When, in ordinary life, we speak of the colour of the table, we only
mean the sort of colour which it will seem to have to a normal
spectator from an ordinary point of view under usual conditions of
light. But the other colours which appear under other conditions have
just as good a right to be considered real; and therefore, to avoid
favouritism, we are compelled to deny that, in itself, the table has
any one particular colour.
[Problems of philosophy, Bertrand Russell, Chapter I]
one meaning of "right" as a noun is "a moral or legal entitlement to have or do something."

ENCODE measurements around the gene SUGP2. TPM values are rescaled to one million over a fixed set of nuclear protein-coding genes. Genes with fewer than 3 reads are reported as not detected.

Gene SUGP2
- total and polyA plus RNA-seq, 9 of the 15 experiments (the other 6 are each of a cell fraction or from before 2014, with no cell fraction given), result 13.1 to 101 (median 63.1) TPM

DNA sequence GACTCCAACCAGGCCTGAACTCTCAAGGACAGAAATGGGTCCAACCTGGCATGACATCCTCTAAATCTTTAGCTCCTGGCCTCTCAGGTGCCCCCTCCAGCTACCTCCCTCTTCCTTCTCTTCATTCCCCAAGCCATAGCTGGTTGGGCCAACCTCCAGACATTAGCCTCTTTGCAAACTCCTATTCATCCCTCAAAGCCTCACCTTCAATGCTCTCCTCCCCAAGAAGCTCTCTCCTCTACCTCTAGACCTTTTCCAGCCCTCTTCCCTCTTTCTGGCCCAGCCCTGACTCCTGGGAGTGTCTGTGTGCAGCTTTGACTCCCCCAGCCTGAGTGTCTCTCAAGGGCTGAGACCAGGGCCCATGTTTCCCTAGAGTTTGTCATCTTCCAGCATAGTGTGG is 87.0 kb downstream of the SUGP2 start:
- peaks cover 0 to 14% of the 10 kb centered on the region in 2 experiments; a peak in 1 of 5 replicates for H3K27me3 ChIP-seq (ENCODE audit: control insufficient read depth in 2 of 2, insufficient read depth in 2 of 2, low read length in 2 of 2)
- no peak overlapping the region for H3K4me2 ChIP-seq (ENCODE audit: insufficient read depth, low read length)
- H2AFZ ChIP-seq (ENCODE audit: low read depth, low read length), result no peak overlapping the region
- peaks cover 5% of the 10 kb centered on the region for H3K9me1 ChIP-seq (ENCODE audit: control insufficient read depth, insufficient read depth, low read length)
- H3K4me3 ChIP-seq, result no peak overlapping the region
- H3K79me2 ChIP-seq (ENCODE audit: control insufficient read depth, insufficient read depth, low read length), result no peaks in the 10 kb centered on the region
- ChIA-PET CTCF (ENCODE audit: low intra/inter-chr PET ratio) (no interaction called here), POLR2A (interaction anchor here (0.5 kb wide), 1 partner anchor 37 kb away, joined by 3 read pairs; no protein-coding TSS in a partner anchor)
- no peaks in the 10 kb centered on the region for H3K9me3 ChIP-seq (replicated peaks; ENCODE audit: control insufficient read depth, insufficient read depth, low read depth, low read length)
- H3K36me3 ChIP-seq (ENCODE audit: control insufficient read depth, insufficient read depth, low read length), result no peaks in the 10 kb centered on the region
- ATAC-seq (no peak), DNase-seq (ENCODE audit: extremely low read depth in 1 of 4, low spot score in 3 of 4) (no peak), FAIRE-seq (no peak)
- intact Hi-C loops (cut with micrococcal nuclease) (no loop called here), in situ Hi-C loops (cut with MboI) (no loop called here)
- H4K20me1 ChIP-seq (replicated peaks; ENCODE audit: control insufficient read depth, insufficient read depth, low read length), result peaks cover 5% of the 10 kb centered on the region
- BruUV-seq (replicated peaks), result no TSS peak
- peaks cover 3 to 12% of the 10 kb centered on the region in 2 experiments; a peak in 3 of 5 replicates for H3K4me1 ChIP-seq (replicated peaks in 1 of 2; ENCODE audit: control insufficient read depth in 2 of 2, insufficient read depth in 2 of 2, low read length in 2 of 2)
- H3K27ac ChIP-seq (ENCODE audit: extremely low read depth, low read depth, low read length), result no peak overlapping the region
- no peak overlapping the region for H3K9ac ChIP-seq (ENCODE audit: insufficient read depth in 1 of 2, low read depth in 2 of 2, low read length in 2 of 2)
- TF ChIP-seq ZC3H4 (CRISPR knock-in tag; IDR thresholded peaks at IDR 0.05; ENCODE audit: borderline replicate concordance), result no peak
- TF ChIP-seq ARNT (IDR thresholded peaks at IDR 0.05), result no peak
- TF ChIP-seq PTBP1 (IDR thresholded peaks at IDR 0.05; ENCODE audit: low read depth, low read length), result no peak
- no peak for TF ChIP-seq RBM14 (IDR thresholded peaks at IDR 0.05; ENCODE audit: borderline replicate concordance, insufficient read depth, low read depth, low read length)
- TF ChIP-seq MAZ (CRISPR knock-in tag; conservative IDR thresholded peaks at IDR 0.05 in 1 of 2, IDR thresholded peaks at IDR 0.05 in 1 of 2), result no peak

So Russell is saying (somewhat figuratively) this. If the table appears to have different colors under different conditions, it is not proper to attribute one color to the table. Any of the possible colors is equally valid. (I happen to believe that this is nonsense, but it is what is meant.)
It is somewhat figurative because we normally do not think of colors as having moral or legal entitlements.
Perhaps you are puzzled by the adjectival phrase just as good? I'll paraphrase: "These other colours have a right to be considered real, and their right is exactly as valid as the first colour's right."